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Yesterday, Temporary Protected Status (TPS) holders and litigators gave arguments in San Francisco to U.S. District Judge Edward Chen regarding the Trump administration’s termination of TPS for over 300,000 people. Chen reportedly seemed to side with the plaintiffs who were arguing that Trump’s termination of TPS for hundreds of thousands of TPS holders is grounded in racial bias and violated the Administrative Procedure Act. If granted a stay, the lawsuit, would mean a delay in terminations for TPS holders and the potential separation of more than 273,000 U.S. citizen children from their families.
Below is a round-up of articles explaining the case and the background behind the litigation:
San Francisco Chronicle, “Judge appears likely to block Trump deportation order”
By Bob Egelko
A federal judge in San Francisco on Tuesday seemed likely to block the Trump administration from deporting the first of more than 300,000 undocumented immigrants who have been allowed to stay in the United States, for decades in some cases, because of catastrophes in their home countries.
U.S. District Judge Edward Chen, who heard more than two hours of arguments, did not issue an immediate ruling on the government’s attempt to revoke Temporary Protected Status for former residents of El Salvador, Nicaragua, Haiti and Sudan. But he appeared to agree with the immigrants’ lawyers that the revocation was legally dubious for two reasons: as an unexplained reversal of past administrations’ policies, and as a reflection of President Trump’s racial bias.
By Sudhin Thanawala
The lawsuit alleges the administration’s decision was motivated by racism and cites Trump’s vulgar reference to African countries during a meeting about immigration at the White House in January.
“We just have blatant, rank discrimination statements coming from the most powerful person in the government,” Ahilan Arulanantham, an attorney with the American Civil Liberties Union of Southern California, said at Tuesday’s hearing. Arulanantham is representing the plaintiffs.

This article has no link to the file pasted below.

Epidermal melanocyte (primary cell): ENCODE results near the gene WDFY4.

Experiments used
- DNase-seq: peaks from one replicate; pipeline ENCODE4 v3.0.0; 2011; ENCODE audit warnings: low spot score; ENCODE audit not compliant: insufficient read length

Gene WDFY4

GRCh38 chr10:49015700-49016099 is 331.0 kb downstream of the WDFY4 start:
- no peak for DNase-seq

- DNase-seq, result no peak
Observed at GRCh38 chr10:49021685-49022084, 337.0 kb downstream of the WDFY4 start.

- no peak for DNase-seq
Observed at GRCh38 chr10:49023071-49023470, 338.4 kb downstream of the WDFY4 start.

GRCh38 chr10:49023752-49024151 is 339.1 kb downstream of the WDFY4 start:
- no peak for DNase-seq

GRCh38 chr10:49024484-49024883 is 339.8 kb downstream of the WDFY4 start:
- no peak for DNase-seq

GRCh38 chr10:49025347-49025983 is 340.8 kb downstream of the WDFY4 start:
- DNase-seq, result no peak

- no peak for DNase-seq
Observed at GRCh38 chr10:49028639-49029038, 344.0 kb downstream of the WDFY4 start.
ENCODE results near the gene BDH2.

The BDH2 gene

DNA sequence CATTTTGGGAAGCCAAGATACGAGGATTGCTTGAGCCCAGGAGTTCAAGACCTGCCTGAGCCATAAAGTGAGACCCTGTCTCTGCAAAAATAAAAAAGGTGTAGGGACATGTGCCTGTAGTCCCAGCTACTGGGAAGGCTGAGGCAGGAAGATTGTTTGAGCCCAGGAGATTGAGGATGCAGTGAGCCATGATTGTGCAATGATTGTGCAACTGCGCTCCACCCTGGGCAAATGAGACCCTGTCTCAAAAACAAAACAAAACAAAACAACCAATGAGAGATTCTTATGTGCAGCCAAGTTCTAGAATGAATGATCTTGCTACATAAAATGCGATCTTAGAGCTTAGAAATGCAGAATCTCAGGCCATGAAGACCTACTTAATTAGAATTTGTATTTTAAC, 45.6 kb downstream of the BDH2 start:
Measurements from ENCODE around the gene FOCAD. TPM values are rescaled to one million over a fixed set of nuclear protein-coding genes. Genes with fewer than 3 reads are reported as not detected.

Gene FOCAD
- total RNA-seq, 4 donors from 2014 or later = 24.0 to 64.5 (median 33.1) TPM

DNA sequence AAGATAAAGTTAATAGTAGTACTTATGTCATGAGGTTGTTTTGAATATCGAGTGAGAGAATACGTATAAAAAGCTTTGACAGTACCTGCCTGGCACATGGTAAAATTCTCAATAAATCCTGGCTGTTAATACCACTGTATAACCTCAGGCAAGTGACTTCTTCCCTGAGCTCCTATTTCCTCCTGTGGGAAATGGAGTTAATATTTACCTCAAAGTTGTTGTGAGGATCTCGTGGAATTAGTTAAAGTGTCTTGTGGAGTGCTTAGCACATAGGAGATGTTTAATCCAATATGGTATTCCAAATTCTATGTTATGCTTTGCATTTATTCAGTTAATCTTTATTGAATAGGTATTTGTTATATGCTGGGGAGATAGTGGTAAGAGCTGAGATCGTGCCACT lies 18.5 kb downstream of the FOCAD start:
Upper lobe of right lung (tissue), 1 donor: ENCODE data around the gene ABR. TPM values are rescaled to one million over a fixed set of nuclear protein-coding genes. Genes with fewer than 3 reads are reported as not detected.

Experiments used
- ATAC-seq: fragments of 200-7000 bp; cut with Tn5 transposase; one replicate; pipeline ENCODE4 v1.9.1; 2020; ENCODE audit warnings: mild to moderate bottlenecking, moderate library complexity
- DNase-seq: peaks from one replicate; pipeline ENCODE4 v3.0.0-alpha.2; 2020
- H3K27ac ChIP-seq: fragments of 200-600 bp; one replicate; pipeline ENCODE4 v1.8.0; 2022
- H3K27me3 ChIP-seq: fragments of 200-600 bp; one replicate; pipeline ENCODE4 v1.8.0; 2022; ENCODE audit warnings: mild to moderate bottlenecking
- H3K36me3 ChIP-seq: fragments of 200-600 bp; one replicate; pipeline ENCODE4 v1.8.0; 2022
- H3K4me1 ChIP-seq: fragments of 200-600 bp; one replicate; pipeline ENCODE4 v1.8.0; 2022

By Kartikay Mehrotra
U.S. District Judge Edward Chen heard arguments for more than two hours over whether he should block the Trump administration from overturning portions of a George H.W. Bush-era humanitarian policy that offers U.S. residency to nationals from countries in perilous conditions. At stake are protections for about 300,000 people from El Salvador, Honduras, Nicaragua and Sudan who could be deported en masse if those countries’ Temporary Protected Status is scrapped by the Department of Homeland Security.
By Aris Folley
The federal judge then pressed a Justice Department attorney, Adam Kirschner, about whether the president’s slogan phrase was being used to camouflage immigration policies some perceive to be discriminatory, it added.
He also reportedly referred to Trump’s alleged past references to countries like Haiti, El Salvador and African nations as “shithole countries.”
“The inference plaintiffs make is that this is code for ending immigration status for those who are non-white. What do you make of that?” Chen asked.
Bay City News Service, “Immigrants Ask Judge To Block Termination Of Temporary Protected Status”
The immigrants’ civil rights lawsuit, filed in March, claims the administration’s action denied them equal treatment and due process. Their lawyers obtained Duke’s memo while gathering evidence for today’s hearing.
Chen’s questions during the hearing also seemed to favor a second argument in which the plaintiffs claim the administration’s action violated the federal Administrative Procedure Act by making a substantial policy change without providing a reasoned explanation.
Courthouse News Service, “Judge Poised to Block Another Trump Immigration Policy”
By Helen Christophi
U.S. District Judge Edward Chen said President Donald Trump’s racist agenda toward non-white immigrants appeared to have influenced his cabinet’s November 2017 decision to end temporary protected status [TPS] for about 390,000 immigrants from Sudan, Nicaragua, Haiti and El Salvador, possibly warranting a temporary block on the order while Chen reviews the case.
… Chen, however, noted a sentence in Duke’s documents in which she described her decision as being consistent with Trump’s America First policy view that the TPS program “must end for these countries soon.”
“This suggests the America First view is what’s driving the conclusion that the TPS program must end soon,” Chen said, identifying the plaintiffs’ claim that, “America First means ending immigration status for those who are non-white.”
By Nigel Roberts
Previous administrations had no problem renewing TPS status for ongoing hardships in the recipient’s home country—even if the hardships were unrelated to the original reason for granting TPS status.
But the Trump administration wants to break with the past by sending folks back home if it feels that the original disaster no longer exists, refusing to renew status for a different hardship.
Chen sided with the immigrants in June when the administration asked the court to dismiss the lawsuit. He’s expected to rule in November on whether to block Trump from expelling up to 1,000 Sudanese people. Deportations to the other three countries are scheduled through 2019.